Long Island Sound Fishing Report - The Compleat Angler



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Long Island Sound Fishing Report

Long Island Sound Fishing Report

In Long Island Sound, fishing continues to be good, but spotty. There are lots of Schoolie Bass, but they are not yet heavy on the beaches. There have been some huge bass taken in mid-Sound and the river mouths as well. Also, there have been schools of gator Bluefish, mostly in mid-sound but there are reports that in the evenings and early mornings they are in closer to the beaches. Top-water action has been excellent - try using a small popper or crease fly such as the one pictured below:


Captain Ian Devlin of Devlin Charters  captain_ian@yahoo.com reports some great action with some huge bass being taken. Check out these beasts:


If you're looking to hook up with one of these beasts, give Ian a call at 203-451-9400.  As always, best bets for Bass are Clouser patterns and Deceiver patterns, along with topwater poppers/plugs and crease flies. If you are working the beaches, look for outgoing tides and try to fish in the evenings and early mornings. There are large Bunker schools in mid-sound along with some sand eels. As the water warms look for those bait schools to work in closer to the beaches and hopefully draw in Bass and Bluefish.

Long Island Sound Fishing Report

Long Island Sound Fishing Report

In Long Island Sound, fishing continues to be strong.  Captain Roger Gendron from Connecticut Island Outfitters  info@ctislandoutfitters.com  reports that the gator Blues have rolled into the Sound. Roger reports that the Blues were offshore this week sliding across the surface like partially submerged submarines, making sight-casting really exciting. These fish are really big as well (check out the below photo taken by Roger).

Roger also reports that the Striped Bass action is still strong and we now appear to be in the thick of the spring run. The water temperatures are still perfect, there are lots of bait schools (Bunker, Silversides, Sand Eels) which are providing great attraction for many migrating fish. If you're hankering to get out in the water and chase some of these crazy, wild fish, give Roger a call at 203-216-0991- you'll have a great time on the water and come back with a sore arm! If you prefer to bang the beaches, early mornings or dropping tides are your best bets for both Blues and Stripers - try the river mouths, or any of the beaches from Greenwich North might provide you with some great action, Any of the Deceivers, Clausers, Sand Eel or Bay Anchovy patters will do the trick - and don't forget to keep some poppers or crease fly patterns in your box!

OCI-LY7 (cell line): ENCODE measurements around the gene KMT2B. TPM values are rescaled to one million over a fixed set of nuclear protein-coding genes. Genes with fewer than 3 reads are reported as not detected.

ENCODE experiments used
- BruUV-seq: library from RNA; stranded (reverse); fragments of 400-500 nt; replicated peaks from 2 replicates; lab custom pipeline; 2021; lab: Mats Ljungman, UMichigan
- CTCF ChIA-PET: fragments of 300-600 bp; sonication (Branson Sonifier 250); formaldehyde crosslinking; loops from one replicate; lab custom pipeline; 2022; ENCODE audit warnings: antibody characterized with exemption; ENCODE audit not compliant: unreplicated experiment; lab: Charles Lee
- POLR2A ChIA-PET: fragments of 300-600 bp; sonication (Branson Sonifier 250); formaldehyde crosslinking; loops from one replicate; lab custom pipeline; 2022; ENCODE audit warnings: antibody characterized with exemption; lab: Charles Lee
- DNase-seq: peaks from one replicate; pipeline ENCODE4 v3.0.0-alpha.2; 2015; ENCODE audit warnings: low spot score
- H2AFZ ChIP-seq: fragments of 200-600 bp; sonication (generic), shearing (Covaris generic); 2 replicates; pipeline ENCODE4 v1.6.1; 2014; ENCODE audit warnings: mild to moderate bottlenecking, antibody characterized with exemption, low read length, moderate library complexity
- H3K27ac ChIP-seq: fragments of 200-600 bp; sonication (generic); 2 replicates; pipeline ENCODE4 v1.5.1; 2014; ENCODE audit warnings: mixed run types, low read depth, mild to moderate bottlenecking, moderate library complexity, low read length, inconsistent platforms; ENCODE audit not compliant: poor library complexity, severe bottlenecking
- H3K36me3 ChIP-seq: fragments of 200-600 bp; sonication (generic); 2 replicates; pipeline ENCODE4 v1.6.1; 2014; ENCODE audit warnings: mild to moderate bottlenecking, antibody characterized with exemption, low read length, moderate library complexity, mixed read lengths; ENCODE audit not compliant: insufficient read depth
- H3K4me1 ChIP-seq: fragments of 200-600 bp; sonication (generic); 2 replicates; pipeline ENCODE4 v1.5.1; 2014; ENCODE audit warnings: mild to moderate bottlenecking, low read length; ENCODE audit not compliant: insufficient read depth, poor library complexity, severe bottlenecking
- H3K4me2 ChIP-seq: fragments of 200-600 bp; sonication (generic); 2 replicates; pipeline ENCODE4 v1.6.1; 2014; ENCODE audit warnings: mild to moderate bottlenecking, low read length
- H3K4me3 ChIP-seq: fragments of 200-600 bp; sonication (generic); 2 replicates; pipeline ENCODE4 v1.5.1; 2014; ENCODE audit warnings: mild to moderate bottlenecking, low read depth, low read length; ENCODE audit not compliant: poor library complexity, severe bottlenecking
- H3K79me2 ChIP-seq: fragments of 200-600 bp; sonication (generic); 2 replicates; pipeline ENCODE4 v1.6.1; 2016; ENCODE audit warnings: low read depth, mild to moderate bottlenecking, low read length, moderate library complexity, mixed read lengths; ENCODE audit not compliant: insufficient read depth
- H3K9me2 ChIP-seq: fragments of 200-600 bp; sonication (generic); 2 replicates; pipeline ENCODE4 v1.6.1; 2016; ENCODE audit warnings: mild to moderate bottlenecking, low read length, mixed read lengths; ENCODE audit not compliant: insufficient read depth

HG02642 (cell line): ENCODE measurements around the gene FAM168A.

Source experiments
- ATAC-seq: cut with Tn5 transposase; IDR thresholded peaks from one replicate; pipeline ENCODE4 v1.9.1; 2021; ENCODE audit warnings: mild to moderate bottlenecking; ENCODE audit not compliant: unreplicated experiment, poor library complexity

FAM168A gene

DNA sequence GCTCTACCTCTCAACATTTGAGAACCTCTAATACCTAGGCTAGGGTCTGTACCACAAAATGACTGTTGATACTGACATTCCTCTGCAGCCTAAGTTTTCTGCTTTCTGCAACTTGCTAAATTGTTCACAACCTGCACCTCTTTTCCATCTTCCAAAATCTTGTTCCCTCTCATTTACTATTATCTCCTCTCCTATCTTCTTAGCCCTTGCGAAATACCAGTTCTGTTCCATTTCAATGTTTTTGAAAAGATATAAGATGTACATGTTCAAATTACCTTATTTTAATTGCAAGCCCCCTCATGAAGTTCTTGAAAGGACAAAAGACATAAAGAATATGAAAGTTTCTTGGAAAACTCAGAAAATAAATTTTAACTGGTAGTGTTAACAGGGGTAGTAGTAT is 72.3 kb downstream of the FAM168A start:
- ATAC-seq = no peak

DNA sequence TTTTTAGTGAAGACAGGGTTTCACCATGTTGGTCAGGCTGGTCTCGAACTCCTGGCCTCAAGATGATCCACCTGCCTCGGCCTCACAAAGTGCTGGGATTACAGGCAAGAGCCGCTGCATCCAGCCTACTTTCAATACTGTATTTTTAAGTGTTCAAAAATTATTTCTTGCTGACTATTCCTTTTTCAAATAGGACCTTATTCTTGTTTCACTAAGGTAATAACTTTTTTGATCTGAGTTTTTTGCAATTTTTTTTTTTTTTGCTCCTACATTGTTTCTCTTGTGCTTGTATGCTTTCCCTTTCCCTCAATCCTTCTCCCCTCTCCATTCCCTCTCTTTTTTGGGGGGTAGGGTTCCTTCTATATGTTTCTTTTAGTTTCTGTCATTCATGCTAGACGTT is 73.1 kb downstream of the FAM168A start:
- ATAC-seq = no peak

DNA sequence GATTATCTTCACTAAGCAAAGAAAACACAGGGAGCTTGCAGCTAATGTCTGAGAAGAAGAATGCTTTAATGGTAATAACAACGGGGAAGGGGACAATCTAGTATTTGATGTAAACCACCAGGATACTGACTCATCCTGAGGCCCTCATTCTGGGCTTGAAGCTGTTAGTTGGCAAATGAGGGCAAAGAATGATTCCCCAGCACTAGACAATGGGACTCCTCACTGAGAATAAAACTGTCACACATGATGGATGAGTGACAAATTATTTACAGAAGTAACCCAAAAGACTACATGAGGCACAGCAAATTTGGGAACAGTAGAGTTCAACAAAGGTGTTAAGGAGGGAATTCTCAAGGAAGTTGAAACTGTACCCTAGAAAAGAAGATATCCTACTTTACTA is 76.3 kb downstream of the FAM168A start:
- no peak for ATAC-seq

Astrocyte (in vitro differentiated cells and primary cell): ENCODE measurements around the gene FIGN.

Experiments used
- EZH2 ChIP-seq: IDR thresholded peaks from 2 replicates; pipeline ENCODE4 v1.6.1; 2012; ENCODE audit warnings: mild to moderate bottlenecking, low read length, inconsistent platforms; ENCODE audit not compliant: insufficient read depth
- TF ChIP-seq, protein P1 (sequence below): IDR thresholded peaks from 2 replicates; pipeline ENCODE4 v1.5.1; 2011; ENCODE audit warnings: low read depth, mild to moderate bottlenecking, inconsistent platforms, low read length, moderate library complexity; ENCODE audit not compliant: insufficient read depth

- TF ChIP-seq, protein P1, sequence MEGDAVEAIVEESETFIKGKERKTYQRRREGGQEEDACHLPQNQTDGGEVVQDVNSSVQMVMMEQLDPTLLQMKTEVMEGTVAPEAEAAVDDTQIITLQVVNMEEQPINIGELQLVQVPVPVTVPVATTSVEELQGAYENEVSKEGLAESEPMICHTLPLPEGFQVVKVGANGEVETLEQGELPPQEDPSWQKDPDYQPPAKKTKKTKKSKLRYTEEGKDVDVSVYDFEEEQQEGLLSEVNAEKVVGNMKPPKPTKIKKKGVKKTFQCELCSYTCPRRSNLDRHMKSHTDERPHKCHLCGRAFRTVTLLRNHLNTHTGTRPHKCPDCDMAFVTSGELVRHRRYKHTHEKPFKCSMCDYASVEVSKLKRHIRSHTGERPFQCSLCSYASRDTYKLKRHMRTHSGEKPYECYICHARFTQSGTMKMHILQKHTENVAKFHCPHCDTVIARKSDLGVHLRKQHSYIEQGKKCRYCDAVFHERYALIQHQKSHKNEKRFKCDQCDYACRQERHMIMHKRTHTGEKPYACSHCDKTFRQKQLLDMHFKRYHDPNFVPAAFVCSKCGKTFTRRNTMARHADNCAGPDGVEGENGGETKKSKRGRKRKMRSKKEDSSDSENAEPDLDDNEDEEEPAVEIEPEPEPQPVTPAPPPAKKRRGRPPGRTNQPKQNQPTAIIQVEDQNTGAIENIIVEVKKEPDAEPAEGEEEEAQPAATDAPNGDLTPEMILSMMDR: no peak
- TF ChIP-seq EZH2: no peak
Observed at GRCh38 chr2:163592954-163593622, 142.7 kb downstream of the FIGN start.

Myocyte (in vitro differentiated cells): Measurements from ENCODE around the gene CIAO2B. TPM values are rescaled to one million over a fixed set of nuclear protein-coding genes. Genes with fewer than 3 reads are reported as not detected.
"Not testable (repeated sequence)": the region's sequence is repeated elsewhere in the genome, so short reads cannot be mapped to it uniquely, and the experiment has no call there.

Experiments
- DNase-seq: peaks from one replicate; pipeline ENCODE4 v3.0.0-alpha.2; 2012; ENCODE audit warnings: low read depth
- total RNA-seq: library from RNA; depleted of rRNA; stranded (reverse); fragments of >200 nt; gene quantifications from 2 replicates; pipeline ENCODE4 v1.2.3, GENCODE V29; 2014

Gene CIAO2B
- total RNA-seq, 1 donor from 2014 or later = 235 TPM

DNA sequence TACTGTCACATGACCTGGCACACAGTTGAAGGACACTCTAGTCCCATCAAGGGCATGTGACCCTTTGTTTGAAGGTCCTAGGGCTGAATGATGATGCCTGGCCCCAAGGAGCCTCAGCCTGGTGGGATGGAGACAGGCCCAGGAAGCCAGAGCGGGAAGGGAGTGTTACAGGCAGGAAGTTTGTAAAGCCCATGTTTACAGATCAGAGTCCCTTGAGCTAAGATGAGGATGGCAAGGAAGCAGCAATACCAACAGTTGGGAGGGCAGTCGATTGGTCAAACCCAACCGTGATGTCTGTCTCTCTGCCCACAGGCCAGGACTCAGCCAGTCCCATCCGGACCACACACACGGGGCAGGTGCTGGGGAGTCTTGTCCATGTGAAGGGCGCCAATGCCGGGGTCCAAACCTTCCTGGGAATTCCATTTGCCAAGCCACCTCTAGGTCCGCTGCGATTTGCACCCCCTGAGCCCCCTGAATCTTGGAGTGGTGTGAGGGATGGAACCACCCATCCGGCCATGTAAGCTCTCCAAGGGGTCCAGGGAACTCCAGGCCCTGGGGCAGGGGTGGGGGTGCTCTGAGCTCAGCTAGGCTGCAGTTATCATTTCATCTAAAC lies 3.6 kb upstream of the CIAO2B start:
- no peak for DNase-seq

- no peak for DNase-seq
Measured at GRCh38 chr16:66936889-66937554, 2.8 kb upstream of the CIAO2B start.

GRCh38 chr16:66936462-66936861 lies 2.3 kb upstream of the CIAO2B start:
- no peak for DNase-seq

• Type: Bluefish, Striped Bass, Fluke, False Albacore, Atlantic Bonito, and even Bluefin Tuna
  • Season: Spring through Fall

The Long Island sound is an incredible fishery by any measure. With a wide variety of habitats, the Sound is home to most major species of gamefish found in the Northeast. The Long Island Sound is predominantly brackish which makes it a perfect nursery for baitfish and larger predatory fish alike. Angling here is seasonal, with migratory species such as Bluefish, Striped Bass, Fluke, False Albacore, Atlantic Bonito, and even Bluefin Tuna coming and going with the change of seasons. Typically Spring and Fall produce the best fly fishing opportunities as large concentrations of migratory fish pass through to feed on the large schools of baitfish. The Long Island Sound does have resident populations of Striped Bass however, which winter over in the famous Housatonic River and which makes for superb fishing come Spring. Gator Bluefish can be consistently caught from May through November and the False Albacore Run in September and October is one of the most anticipated runs of the year. With Long Island sheltering the sound against the full force of the Atlantic, it also tends to be fairly boater friendly. Anglers can count on significantly reduced wave heights making this fishery accessible when other locations such as Montauk or Cape Cod are too hazardous. Regardless of your target species or the time of year, there is always something going on in the Sound. For anglers who embrace flexibility and capitalize on the seasonality of the Long Island Sound the fishing is nothing short of spectacular.


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